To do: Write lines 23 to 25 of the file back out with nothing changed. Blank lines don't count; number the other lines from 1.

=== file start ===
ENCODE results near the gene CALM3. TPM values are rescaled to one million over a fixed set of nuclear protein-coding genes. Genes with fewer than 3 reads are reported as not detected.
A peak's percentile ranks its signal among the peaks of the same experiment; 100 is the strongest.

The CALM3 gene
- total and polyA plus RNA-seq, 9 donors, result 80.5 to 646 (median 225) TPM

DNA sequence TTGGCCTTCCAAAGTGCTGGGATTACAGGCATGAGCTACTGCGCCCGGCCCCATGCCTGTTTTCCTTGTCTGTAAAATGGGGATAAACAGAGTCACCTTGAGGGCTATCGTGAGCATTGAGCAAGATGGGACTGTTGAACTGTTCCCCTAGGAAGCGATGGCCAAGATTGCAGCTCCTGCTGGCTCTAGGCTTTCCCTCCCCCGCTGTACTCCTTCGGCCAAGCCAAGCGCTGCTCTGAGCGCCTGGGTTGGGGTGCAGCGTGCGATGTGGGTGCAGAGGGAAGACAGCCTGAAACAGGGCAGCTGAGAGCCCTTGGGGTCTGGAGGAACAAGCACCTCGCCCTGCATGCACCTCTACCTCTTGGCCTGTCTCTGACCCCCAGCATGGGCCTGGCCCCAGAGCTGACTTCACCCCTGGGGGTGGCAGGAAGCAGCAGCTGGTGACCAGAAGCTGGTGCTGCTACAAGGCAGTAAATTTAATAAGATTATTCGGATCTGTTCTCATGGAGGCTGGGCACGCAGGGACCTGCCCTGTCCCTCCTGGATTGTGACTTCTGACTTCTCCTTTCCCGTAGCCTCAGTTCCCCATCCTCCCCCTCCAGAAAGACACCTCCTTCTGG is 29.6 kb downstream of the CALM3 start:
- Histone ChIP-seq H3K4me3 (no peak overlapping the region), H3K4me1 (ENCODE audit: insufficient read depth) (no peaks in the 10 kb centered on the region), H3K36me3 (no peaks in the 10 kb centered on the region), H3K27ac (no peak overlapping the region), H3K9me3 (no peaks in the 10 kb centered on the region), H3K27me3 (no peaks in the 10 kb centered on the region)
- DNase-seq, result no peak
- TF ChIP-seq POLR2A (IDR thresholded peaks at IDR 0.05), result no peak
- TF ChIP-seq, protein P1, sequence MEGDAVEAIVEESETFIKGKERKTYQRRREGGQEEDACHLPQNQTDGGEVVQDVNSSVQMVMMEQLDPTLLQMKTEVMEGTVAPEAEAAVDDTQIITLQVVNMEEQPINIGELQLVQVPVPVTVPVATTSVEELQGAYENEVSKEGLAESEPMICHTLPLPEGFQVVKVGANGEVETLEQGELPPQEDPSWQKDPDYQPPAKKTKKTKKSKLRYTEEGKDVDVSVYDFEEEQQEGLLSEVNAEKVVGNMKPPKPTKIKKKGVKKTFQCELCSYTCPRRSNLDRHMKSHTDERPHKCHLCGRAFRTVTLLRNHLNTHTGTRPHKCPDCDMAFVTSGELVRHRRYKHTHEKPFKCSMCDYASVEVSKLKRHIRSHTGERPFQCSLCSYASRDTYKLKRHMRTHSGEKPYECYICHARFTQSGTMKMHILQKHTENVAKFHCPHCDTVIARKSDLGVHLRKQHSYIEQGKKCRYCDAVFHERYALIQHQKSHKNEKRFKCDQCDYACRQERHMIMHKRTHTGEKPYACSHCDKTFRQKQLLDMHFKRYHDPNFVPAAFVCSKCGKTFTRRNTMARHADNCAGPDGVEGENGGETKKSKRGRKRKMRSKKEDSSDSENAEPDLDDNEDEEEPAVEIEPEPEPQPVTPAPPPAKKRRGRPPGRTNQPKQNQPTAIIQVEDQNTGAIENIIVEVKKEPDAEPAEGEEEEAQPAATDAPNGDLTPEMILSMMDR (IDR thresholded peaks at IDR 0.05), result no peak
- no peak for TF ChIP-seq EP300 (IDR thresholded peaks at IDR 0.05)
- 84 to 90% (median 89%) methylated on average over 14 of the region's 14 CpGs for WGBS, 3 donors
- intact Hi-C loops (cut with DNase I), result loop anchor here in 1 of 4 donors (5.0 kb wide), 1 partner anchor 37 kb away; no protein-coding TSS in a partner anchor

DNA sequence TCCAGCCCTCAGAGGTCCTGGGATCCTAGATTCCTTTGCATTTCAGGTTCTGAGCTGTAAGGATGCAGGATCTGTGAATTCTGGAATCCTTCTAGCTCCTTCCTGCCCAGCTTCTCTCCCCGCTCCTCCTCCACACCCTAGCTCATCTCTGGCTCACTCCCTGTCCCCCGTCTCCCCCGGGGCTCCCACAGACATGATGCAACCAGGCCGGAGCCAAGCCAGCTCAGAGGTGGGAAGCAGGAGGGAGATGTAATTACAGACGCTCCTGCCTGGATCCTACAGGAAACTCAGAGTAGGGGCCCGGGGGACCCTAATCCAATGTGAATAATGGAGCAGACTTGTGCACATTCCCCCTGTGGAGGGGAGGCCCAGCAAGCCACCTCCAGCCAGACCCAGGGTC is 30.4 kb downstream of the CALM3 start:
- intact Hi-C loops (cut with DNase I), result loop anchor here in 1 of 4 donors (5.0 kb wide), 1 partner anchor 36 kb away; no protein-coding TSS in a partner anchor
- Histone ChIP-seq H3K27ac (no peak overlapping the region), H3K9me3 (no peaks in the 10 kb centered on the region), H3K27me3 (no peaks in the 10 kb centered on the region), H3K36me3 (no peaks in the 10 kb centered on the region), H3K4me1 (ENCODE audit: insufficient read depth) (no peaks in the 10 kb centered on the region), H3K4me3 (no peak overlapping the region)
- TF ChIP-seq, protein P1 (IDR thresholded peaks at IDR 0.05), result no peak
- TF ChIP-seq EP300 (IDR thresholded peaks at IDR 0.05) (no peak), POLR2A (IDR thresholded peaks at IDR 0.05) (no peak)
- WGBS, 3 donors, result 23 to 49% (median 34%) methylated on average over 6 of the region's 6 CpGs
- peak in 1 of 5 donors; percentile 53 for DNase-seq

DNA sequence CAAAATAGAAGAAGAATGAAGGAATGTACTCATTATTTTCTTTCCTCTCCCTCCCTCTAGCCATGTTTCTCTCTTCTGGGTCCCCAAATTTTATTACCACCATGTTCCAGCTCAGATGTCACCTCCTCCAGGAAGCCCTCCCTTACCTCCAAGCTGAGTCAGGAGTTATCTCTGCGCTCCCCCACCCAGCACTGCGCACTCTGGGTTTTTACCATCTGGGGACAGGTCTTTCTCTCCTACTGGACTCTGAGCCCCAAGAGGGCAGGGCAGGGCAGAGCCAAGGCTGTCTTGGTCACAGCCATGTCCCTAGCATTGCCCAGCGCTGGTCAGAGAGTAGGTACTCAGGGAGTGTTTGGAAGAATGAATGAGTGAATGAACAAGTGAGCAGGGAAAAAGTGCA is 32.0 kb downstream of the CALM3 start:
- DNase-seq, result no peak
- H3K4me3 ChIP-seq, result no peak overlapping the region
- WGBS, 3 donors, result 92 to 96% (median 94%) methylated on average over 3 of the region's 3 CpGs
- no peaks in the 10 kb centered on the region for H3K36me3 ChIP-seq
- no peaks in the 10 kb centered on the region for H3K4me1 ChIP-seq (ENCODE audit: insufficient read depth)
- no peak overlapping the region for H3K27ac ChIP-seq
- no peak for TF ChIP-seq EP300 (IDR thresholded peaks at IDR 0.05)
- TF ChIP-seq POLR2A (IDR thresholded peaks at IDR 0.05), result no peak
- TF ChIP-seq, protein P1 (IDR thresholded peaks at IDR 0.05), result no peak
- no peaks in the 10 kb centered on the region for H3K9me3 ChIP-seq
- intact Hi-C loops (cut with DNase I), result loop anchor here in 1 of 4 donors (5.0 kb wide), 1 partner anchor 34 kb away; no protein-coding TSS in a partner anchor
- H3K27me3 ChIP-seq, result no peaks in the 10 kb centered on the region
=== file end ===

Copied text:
- WGBS, 3 donors, result 92 to 96% (median 94%) methylated on average over 3 of the region's 3 CpGs
- no peaks in the 10 kb centered on the region for H3K36me3 ChIP-seq
- no peaks in the 10 kb centered on the region for H3K4me1 ChIP-seq (ENCODE audit: insufficient read depth)